[iDC] Michael Jackson and the death of macrofame
stephen at downes.ca
Mon Jul 6 20:06:59 UTC 2009
Dean, Jodi wrote:
> Hubs are not primarily a matter of centralized content management. They occur through growth and preferential attachment.
In human society, hubs don't "occur", they are created.
Individuals and businesses that make money through centralized content
management create hubs by promoting growth through preferential attachment.
This is not some natural state of affairs, as the comment implies. It is
a deliberate policy undertaken in order to maximize their personal incomes.
> From: idc-bounces at mailman.thing.net [idc-bounces at mailman.thing.net] On Behalf Of Stephen Downes [stephen at downes.ca]
> Sent: Monday, July 06, 2009 3:20 PM
> Cc: idc
> Subject: Re: [iDC] Michael Jackson and the death of macrofame
> So long as there are power laws, there will be macro-celebrities.
> [cid:part1.02090307.00010709 at downes.ca]
> Should the network reshape into a mesh, we will see a decline of macrocelebrities.
> [cid:part2.08070708.00060404 at downes.ca]
> Traditional publishers and their ilk are working very hard to preserve the centralized tree-shaped network, because this is how they make their money. It comes, for the rest of us, at the cost of our voice. Others of us are working to evolve beyond centralized content management. http://www.downes.ca/presentation/225
> -- Stephen
> Dean, Jodi wrote:
> It seems to me that thinking about the ways that neoliberalization and financialization have changed capitalism since Marx's initial analysis is important.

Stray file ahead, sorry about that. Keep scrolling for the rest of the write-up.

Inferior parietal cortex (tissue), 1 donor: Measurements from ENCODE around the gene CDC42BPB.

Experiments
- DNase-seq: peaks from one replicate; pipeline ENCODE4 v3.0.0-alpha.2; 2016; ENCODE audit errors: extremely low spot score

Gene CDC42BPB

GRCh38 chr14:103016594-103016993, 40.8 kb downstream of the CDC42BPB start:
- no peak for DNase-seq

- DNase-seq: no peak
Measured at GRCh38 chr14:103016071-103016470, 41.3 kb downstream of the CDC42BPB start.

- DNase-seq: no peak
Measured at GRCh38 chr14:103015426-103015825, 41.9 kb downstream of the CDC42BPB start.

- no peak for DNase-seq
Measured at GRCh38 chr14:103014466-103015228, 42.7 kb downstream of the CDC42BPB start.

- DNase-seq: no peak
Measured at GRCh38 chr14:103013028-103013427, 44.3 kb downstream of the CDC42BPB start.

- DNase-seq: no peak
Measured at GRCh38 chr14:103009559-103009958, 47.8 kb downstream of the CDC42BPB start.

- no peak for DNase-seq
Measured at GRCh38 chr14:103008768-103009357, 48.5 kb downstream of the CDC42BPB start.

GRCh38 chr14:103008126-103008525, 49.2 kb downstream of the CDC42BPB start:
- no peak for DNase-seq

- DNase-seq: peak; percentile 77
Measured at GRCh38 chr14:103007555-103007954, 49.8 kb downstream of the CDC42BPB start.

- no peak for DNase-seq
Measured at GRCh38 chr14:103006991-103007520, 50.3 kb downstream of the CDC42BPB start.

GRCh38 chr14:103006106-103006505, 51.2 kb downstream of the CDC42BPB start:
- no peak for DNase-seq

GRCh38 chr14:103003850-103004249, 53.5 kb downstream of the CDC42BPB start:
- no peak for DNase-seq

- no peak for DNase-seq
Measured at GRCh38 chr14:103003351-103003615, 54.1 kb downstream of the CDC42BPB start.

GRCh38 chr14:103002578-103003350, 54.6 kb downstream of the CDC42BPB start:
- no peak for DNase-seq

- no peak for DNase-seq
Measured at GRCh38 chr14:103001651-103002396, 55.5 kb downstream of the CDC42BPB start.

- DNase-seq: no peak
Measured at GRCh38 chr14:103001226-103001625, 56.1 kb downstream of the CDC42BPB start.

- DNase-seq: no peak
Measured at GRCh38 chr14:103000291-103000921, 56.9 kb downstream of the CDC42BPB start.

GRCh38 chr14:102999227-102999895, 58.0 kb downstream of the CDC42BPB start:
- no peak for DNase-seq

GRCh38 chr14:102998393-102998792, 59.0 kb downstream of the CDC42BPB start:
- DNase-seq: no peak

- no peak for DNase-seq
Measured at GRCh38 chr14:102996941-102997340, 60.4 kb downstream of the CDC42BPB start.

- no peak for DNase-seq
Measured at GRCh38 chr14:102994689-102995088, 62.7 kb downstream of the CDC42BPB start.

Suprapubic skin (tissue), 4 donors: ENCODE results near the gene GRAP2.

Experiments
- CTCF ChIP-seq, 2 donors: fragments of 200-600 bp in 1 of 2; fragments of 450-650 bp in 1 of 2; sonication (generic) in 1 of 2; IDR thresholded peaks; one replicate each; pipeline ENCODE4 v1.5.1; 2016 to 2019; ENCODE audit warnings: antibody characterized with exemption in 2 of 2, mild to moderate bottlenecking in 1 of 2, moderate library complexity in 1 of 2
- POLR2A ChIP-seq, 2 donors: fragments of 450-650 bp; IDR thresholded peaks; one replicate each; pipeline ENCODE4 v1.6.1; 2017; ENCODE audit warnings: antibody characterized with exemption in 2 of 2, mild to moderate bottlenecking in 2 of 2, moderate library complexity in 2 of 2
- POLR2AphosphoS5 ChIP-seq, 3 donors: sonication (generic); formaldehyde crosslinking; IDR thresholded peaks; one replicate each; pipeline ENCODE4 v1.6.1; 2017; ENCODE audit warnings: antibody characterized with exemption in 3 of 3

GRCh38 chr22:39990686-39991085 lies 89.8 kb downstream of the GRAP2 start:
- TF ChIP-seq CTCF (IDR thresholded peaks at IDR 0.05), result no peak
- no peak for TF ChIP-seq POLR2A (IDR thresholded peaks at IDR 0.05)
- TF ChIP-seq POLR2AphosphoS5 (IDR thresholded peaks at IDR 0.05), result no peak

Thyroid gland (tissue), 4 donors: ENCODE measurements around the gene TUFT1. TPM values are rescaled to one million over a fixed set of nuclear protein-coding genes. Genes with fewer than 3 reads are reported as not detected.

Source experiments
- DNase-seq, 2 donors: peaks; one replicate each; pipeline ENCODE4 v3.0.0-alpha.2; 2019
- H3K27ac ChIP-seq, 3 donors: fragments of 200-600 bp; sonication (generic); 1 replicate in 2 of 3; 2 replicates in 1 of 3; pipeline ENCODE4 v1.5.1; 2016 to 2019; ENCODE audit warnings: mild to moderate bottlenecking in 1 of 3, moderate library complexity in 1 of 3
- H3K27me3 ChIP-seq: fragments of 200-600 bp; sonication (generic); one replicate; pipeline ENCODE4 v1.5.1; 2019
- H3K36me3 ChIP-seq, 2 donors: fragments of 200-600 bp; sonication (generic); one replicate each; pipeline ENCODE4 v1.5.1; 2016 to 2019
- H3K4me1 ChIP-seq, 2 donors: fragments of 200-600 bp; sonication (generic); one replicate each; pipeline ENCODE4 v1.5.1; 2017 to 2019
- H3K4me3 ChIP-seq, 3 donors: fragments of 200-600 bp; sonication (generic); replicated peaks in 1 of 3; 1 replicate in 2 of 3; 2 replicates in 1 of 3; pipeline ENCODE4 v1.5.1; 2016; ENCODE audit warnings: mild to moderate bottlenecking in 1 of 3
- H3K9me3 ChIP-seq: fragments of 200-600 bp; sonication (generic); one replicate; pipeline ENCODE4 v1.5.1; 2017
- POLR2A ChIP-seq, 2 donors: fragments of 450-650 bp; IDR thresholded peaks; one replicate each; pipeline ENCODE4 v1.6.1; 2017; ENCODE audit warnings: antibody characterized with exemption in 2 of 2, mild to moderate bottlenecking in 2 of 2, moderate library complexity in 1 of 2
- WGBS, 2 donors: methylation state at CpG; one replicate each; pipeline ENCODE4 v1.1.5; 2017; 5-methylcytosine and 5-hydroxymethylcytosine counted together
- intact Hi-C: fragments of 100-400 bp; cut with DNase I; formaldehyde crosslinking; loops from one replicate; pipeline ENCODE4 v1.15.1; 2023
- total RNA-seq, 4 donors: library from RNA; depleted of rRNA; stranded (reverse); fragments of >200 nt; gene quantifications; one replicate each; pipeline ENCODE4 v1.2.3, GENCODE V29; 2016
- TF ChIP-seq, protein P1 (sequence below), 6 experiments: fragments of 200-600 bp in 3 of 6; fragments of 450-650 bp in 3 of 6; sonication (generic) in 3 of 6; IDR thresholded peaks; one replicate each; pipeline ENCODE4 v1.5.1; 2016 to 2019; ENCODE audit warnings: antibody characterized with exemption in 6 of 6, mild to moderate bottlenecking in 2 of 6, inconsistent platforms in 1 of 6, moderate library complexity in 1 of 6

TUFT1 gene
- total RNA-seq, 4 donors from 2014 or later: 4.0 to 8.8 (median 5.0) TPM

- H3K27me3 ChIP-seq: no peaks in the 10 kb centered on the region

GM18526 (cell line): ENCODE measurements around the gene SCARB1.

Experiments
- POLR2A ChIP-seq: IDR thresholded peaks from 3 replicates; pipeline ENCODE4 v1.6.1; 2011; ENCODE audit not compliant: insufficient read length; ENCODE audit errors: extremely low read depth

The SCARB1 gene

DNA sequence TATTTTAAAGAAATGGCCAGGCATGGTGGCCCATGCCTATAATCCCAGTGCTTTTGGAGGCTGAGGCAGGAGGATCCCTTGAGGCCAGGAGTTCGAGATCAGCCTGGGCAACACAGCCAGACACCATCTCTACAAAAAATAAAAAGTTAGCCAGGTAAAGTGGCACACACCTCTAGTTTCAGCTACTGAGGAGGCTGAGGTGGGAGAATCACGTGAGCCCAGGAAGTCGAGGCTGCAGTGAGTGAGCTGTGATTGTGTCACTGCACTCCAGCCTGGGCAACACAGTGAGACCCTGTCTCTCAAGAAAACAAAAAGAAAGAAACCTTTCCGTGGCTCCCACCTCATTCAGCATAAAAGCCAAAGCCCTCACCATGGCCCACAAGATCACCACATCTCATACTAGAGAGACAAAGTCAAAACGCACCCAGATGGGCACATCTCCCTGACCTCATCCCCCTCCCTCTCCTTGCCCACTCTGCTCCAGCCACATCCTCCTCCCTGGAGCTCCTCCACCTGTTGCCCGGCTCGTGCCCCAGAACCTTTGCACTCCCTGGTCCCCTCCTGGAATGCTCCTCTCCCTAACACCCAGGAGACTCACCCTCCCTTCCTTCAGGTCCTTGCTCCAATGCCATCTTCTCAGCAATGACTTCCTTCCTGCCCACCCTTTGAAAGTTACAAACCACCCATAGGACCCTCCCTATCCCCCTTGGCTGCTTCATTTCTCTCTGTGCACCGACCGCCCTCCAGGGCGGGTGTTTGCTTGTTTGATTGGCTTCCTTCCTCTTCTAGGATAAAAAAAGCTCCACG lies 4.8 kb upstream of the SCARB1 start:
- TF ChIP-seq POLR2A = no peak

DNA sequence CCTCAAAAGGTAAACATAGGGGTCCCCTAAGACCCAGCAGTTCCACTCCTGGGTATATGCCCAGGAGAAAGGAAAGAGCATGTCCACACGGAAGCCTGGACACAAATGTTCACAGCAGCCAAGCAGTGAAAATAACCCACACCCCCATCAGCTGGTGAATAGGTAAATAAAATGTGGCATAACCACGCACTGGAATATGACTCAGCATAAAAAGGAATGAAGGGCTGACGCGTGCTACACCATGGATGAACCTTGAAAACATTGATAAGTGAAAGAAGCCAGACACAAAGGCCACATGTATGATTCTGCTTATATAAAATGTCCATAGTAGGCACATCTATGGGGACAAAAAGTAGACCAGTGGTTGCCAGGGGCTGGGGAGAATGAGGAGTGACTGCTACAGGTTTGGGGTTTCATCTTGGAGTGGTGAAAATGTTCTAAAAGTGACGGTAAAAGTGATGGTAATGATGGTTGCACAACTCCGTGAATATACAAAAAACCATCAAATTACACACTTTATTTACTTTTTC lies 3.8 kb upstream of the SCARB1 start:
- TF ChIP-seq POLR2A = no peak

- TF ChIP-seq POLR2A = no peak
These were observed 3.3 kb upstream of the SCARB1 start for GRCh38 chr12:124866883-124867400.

> Didn't Kevin Kelly talk about the winner take all society? or the change in market practices such that there are a very few big winners and a large number of
> losers (80/20 rule?)? I think I recall as well sociological analyses (Sassen?) exploring the way that former divisions between occupations/professions are now
> divisions within them--so, there are high-powered lawyers and then lawyers who are basically piece-workers as well as those who are just mini-cogs in law
> factories. The same holds in academia--tenured full professors at one end, adjuncts struggling to teach 6-7 courses in order to make a living at the other end.
> I think it is useful to think today in terms of the production of debt--the US economy doesn't produce much stuff anymore (we import it); but we do produce
> (sell/export/commodify) debt. Stuff (that we get from elsewhere) is the vehicle/raw material for the initial production of debts that can then be combined,
> bundled, tranched, valued, sold, insured. Some companies that get involved in this fail. Some are too big to fail. Some individuals successfully produce a
> great deal of debt (Michael Jackson), some produce smaller amounts, although this may still incase them in servitude.
> Does it make sense today to speak of right-wing or bourgeois consciousness? What about ideology and ideological practices in which we all persist (I know, but
> nevertheles...ala Zizek rather than the older notion that implies a division between ideology and science or true and false consciousness)?
> Stephen Downes ~ Researcher ~ National Research Council Canada
> http://www.downes.ca ~ stephen at downes.ca<mailto:stephen at downes.ca> ** Free Learning
Stephen Downes ~ Research Officer ~ National Research Council Canada
http://www.downes.ca ~ stephen at downes.ca __\|/__ Free Learning
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